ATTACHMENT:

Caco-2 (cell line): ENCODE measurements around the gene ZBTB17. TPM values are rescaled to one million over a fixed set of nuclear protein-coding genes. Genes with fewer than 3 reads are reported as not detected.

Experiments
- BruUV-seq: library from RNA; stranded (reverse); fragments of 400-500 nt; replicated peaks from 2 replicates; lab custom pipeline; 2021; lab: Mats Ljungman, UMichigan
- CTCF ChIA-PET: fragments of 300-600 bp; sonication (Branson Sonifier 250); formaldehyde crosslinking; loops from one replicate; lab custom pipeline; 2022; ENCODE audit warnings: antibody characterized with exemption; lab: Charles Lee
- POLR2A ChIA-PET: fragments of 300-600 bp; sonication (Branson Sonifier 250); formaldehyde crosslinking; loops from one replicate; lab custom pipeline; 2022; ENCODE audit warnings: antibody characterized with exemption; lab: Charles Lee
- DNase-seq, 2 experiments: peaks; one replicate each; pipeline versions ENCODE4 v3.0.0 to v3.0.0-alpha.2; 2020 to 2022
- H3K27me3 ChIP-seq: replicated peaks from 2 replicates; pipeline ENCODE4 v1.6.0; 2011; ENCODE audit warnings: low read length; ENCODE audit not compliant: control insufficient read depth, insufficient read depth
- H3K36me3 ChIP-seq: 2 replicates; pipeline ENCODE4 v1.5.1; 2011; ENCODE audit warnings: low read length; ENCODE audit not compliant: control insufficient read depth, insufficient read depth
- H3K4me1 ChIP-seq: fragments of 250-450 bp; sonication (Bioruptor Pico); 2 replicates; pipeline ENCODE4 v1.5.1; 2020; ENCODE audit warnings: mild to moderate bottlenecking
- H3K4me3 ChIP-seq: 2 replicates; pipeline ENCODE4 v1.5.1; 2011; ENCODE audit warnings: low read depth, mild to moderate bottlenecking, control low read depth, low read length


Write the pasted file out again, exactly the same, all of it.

Caco-2 (cell line): ENCODE measurements around the gene ZBTB17. TPM values are rescaled to one million over a fixed set of nuclear protein-coding genes. Genes with fewer than 3 reads are reported as not detected.

Experiments
- BruUV-seq: library from RNA; stranded (reverse); fragments of 400-500 nt; replicated peaks from 2 replicates; lab custom pipeline; 2021; lab: Mats Ljungman, UMichigan
- CTCF ChIA-PET: fragments of 300-600 bp; sonication (Branson Sonifier 250); formaldehyde crosslinking; loops from one replicate; lab custom pipeline; 2022; ENCODE audit warnings: antibody characterized with exemption; lab: Charles Lee
- POLR2A ChIA-PET: fragments of 300-600 bp; sonication (Branson Sonifier 250); formaldehyde crosslinking; loops from one replicate; lab custom pipeline; 2022; ENCODE audit warnings: antibody characterized with exemption; lab: Charles Lee
- DNase-seq, 2 experiments: peaks; one replicate each; pipeline versions ENCODE4 v3.0.0 to v3.0.0-alpha.2; 2020 to 2022
- H3K27me3 ChIP-seq: replicated peaks from 2 replicates; pipeline ENCODE4 v1.6.0; 2011; ENCODE audit warnings: low read length; ENCODE audit not compliant: control insufficient read depth, insufficient read depth
- H3K36me3 ChIP-seq: 2 replicates; pipeline ENCODE4 v1.5.1; 2011; ENCODE audit warnings: low read length; ENCODE audit not compliant: control insufficient read depth, insufficient read depth
- H3K4me1 ChIP-seq: fragments of 250-450 bp; sonication (Bioruptor Pico); 2 replicates; pipeline ENCODE4 v1.5.1; 2020; ENCODE audit warnings: mild to moderate bottlenecking
- H3K4me3 ChIP-seq: 2 replicates; pipeline ENCODE4 v1.5.1; 2011; ENCODE audit warnings: low read depth, mild to moderate bottlenecking, control low read depth, low read length